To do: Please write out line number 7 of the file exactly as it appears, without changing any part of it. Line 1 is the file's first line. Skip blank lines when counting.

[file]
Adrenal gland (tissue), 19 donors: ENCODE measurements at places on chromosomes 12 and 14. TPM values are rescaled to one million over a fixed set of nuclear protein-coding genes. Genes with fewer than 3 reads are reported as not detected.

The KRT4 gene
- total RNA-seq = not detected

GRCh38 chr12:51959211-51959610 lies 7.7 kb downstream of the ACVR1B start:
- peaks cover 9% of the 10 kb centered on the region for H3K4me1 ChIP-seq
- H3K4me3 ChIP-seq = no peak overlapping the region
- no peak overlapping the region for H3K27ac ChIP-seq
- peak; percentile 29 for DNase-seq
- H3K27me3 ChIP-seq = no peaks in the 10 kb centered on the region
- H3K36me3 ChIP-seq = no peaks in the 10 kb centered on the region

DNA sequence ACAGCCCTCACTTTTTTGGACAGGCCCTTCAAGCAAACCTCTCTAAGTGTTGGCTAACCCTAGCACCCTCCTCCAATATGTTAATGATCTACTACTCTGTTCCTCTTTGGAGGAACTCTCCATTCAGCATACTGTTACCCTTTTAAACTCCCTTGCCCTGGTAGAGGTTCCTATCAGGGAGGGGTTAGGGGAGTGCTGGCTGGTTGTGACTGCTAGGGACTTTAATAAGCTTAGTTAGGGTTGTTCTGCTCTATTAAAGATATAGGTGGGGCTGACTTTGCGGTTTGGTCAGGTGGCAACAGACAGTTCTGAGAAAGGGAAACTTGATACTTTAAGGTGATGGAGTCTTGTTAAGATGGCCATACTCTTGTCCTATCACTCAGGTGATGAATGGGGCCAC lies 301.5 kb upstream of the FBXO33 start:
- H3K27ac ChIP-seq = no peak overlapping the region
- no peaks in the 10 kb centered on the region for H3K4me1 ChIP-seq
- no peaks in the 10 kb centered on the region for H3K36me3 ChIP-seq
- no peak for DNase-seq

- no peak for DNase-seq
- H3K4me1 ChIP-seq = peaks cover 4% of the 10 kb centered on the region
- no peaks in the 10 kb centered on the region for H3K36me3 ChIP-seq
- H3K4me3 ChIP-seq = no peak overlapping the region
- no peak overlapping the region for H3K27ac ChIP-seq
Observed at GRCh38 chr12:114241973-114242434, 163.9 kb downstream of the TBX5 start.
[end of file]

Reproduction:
- no peak overlapping the region for H3K27ac ChIP-seq